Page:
* Distinguished private and public extension values in type
            and method fields
          * Added a "Creation Time" tEXt keyword
          * Macintosh representation of PNG specified
          * Added discussion of security issues
          * Added more extensive discussion of gamma and chromaticity
            handling, including tutorial appendixes
          * Clarified terminology, notably sample depth vs. bit depth
          * Added a glossary
          * Editing and reformatting

18. References


      Hall, Roy, Illumination and Color in Computer Generated Imagery.
      Springer-Verlag, New York, 1989.  ISBN 0-387-96774-5.


      Kasson, J., and W. Plouffe, "An Analysis of Selected Computer
      Interchange Color Spaces", ACM Transactions on Graphics, vol 11 no
      4 (1992), pp 373-405.


      Lilley, C., F. Lin, W.T. Hewitt, and T.L.J. Howard, Colour in
      Computer Graphics. CVCP, Sheffield, 1993.  ISBN 1-85889-022-5.
      Also available from


      Stone, M.C., W.B. Cowan, and J.C. Beatty, "Color gamut mapping and
      the printing of digital images", ACM Transactions on Graphics, vol
      7 no 3 (1988), pp 249-292.


      Travis, David, Effective Color Displays --- Theory and Practice.
      Academic Press, London, 1991.  ISBN 0-12-697690-2.


      Poynton, C., "Gamma FAQ".


International Organization for Standardization, "Information Processing Systems --- Data Communication High-Level Data Link Control Procedure --- Frame Structure", IS 3309, October 1984, 3rd Edition.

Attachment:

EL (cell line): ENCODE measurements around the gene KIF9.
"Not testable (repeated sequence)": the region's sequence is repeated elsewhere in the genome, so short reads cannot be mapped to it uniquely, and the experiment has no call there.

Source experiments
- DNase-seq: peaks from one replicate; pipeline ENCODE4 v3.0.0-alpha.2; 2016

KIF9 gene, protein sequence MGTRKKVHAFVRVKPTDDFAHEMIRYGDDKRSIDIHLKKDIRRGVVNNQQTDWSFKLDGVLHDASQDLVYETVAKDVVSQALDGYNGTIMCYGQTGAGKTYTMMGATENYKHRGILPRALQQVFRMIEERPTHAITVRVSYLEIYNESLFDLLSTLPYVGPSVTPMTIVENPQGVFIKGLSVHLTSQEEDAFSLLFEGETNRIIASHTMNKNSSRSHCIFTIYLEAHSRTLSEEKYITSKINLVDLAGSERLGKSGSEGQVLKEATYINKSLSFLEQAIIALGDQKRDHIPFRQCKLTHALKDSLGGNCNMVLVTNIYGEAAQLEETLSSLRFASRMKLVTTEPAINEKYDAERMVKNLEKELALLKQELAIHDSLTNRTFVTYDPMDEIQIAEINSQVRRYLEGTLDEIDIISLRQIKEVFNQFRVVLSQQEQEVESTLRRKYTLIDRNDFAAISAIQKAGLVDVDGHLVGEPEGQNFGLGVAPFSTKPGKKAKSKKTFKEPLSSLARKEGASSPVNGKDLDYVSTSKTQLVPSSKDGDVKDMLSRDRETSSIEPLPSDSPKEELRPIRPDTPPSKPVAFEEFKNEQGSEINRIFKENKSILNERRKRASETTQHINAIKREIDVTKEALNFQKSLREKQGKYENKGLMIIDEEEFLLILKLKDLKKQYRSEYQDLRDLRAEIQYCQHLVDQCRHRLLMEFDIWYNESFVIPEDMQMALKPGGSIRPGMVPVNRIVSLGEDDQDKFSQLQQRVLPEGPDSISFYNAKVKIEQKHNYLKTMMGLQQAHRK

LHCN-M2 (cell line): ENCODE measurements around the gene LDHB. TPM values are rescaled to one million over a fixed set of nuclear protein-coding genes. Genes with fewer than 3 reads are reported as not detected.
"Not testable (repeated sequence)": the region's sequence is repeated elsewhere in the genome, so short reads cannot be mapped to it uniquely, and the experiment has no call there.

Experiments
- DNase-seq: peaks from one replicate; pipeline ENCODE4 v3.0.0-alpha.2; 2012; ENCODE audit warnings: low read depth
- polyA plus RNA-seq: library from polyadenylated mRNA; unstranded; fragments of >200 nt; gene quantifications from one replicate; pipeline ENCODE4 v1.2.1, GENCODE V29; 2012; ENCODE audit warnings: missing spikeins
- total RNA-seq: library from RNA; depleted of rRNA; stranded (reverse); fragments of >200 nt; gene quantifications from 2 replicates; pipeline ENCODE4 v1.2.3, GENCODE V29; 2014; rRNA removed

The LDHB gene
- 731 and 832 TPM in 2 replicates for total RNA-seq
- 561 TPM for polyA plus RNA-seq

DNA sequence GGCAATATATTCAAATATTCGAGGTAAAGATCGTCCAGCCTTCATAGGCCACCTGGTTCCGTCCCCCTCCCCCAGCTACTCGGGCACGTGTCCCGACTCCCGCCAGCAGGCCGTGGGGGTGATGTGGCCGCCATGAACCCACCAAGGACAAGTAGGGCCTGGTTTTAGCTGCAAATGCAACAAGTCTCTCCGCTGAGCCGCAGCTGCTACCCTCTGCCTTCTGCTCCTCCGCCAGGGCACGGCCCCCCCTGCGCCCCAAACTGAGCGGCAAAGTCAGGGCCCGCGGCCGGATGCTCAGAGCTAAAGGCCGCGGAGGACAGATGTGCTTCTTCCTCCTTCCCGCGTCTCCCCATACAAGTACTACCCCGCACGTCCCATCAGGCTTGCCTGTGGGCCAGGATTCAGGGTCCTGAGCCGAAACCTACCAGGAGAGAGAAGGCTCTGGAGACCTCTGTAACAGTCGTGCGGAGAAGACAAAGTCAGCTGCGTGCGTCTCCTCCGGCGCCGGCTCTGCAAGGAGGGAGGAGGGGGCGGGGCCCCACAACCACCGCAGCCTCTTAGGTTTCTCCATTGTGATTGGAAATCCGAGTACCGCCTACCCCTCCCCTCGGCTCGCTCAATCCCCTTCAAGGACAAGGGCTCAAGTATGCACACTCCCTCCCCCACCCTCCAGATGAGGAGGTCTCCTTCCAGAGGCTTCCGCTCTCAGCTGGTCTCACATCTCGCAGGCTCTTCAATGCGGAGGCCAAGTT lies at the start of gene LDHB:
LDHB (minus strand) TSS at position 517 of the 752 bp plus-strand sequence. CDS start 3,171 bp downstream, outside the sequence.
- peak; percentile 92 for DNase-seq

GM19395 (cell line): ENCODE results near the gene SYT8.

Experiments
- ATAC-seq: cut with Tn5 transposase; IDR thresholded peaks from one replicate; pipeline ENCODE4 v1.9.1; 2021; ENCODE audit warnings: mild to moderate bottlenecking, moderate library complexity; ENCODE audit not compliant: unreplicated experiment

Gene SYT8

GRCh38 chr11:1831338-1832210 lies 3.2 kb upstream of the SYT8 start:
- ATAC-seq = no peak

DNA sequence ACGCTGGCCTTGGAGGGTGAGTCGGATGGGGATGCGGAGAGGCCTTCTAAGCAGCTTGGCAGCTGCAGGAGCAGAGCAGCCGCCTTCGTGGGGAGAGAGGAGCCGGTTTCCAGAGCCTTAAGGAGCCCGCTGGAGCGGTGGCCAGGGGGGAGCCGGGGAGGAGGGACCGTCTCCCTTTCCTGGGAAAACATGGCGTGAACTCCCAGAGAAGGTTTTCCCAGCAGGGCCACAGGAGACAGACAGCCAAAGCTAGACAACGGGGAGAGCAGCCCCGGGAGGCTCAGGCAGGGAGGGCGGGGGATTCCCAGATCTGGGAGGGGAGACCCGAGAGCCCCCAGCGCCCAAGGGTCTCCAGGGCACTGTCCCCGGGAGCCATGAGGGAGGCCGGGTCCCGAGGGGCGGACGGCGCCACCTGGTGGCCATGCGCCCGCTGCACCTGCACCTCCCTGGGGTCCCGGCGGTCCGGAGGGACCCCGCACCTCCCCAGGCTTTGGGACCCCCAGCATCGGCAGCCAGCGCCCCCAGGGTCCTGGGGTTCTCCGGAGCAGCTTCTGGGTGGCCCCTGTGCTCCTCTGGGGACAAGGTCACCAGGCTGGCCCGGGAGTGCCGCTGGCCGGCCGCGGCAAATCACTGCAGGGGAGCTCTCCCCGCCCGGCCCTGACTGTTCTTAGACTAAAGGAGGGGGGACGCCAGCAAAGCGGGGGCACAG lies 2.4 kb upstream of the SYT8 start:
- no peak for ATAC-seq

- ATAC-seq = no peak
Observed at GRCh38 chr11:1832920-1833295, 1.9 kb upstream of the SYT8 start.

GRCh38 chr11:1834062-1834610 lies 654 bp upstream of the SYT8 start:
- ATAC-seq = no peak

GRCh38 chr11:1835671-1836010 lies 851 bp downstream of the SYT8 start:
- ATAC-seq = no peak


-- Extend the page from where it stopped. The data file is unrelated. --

International Organization for Standardization, "Information
      Processing --- 8-bit Single-Byte Coded Graphic Character Sets ---
      Part 1: Latin Alphabet No. 1", IS 8859-1, 1987.
      Also see sample files at*


      International Telecommunications Union, "Basic Parameter Values
      for the HDTV Standard for the Studio and for International
      Programme Exchange", ITU-R Recommendation BT.709 (formerly CCIR
      Rec. 709), 1990.


      International Telecommunications Union, "Error-correcting
      Procedures for DCEs Using Asynchronous-to-Synchronous Conversion",
      ITU-T Recommendation V.42, 1994, Rev. 1.


      Paeth, A.W., "Image File Compression Made Easy", in Graphics Gems
      II, James Arvo, editor.  Academic Press, San Diego, 1991.  ISBN


      Adobe Systems Incorporated, PostScript Language Reference Manual,
      2nd edition. Addison-Wesley, Reading, 1990.  ISBN 0-201-18127-4.


      PNG Group, "PNG Special-Purpose Public Chunks".  Available in
      several formats from*


      Braden, R., Editor, "Requirements for Internet Hosts ---
      Application and Support", STD 3, RFC 1123, USC/Information
      Sciences Institute, October 1989.


      Freed, N., and N. Borenstein, "Multipurpose Internet Mail
      Extensions (MIME) Part One: Format of Internet Message Bodies",